la provence yummies
clockwise: red velvet, hazelnut, lavender, fleur de sel caramel, orange and rose

The hazelnut didn't have much of distinctive flavor that either of us could make out, which was a bit of a disappointment. Orange was good, but honestly I don't remember much about it other than the flavor was subtle just like the others. The real standout was the fleur de sel caramel. Ooh how I love salt on sweet things! There was a perfect amount of salt sprinkled evenly across the outside of the shells (possibly too much for some, but I like a lot) and and equally perfect amount of gooey caramel filing.

Not to leave out the red velvet cupcake! It was incredibly moist and the cream cheese frosting was perfect in flavor and in frosting to cake ratio. I think it might have been the best red velvet I've ever had! Though, admittedly, I haven't had that much red velvet in my life. However, this one was excellent.

My only gripe about La Provence....they they call them "Parisian Macaroons". Yep, with two "o's". Someone alert the grammar police! Seriously, I know macarons are unknown to most Americans, but really? Do we need to miseducate the uninformed? Bah. *steps off soap box*

Up next was Paulette, a gorgeous specialty shop that only sells macarons. I think I squealed with delight as soon as I saw the place.


It was everything I had expected. We lucked out and were the only ones there and all the flavors were still available. I must've stared in awe for a good five minutes before making any selections! The woman working (not Paulette - yep, we asked lol) was really nice and patient with us (me). She even had no objections when I asked to take pictures.

paulette macarons
in front of the glass

paulette behind the glass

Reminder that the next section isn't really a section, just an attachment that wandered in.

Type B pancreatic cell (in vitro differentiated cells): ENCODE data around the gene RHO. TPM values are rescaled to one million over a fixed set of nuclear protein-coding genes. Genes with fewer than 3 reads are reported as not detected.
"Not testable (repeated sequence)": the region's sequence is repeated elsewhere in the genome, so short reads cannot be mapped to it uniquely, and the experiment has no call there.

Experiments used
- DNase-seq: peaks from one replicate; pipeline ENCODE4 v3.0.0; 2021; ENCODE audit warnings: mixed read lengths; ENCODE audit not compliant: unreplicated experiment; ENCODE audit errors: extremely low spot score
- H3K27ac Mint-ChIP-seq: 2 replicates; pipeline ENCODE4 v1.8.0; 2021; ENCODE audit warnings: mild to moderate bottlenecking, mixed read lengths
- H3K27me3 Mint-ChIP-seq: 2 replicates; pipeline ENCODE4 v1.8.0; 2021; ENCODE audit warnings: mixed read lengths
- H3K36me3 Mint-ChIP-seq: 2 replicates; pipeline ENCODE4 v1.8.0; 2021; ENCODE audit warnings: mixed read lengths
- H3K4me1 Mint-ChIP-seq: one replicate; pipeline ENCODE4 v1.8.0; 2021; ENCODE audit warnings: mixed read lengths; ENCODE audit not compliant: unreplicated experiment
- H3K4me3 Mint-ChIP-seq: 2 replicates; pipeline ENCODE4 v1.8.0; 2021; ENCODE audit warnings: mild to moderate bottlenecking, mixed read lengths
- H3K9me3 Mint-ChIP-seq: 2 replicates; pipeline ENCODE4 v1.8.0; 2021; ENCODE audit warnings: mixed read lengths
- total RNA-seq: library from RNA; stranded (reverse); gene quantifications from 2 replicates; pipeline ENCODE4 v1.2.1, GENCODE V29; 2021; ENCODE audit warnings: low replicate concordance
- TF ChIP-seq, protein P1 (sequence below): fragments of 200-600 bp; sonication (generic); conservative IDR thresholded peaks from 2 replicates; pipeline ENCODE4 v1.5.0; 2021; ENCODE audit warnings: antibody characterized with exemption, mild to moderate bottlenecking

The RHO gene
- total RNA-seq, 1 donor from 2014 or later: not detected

Behind the glass...oooh!

One of the best things about Paulette...the SAMPLE BOWL!! Check it out!

samples at paulette

They're only slightly smaller than the ones for sale and totally up for grabs! Now, normally, I'm really not into reaching into a community sample pile of goods, no matter what it is unless everything is in it's own little plastic cup or paper liner separating everything and thus, less of a chance of other people's grubby fingers gettin' all over the tasty bites. But, I had no qualms this time around. I was intrigued by the violet cassis flavor so I tried that one. OMG. Wow. I'd never had anything like it and I was blown away. Violet flavored ganache - white chocolate? I dunno, but it didn't taste like white chocolate at all, but you could definitely taste the violet, which I found much yummier than lavender. And the bonus? A dollup of cassis jam in the middle (also known as black currant). Woweee wow wow!!

After much hemming and hawing we made a selection - honestly I don't recall what we got because we actually came back later in the day to get more lol. I think that first time we got a violet cassis, chocolate, coffee?, caramel? um, yeah, not really sure. However, this was our selection when we came back later that day (it was busier the second time around and the sample bowl was completely empty)

paulette macarons in box
caramel, violet cassis, vanilla and coconut

paulette macaron tree
how cool would this be to have at a party?!

The last stop was to be Boule, but much to our dismay, we found it to be closed when we got there! And we're not talking just closed for the day, we're talking totally closed down no longer in business! At the time their website was still up and there was no mention of their stores being closed but since then they've removed all traces of the bakery from their site. Big disappointment, but all in all the day was very much a success.

Hands down the best macaron I had was the violet cassis at Paulette, and believe me when I say the wheels were already turning after that first bite trying to figure out how I could make the same macaron at home. Experiments are already underway and I will report back if I come up with anything worth mentioning.

If you ever find yourself in beautiful Beverly Hills, definitely hit up either of these places, they are definitely worth it.

paulette macarons

Saturday, May 2, 2009


Long before I ever discovered the French macaron, I had a little love affair with another French cookie-esque treat: the madeleine.

I bought my first madeleine pan a few years ago. I had wanted one for a very long time, but never actually bought one. One day at Williams Sonoma, I could no longer resist.

While searching for a recipe for my new pan, I then discovered that, what do you know, these things can be tricky to make. At the time I found a bit of a debate on whether or not baking powder should be used as leavening, and apparently a lot about a characteristic "bump" that a true madeleine should posses. All the fuss made me feel a bit intimidated, but I was excited to break in the new pan and chose a recipe and dove right in.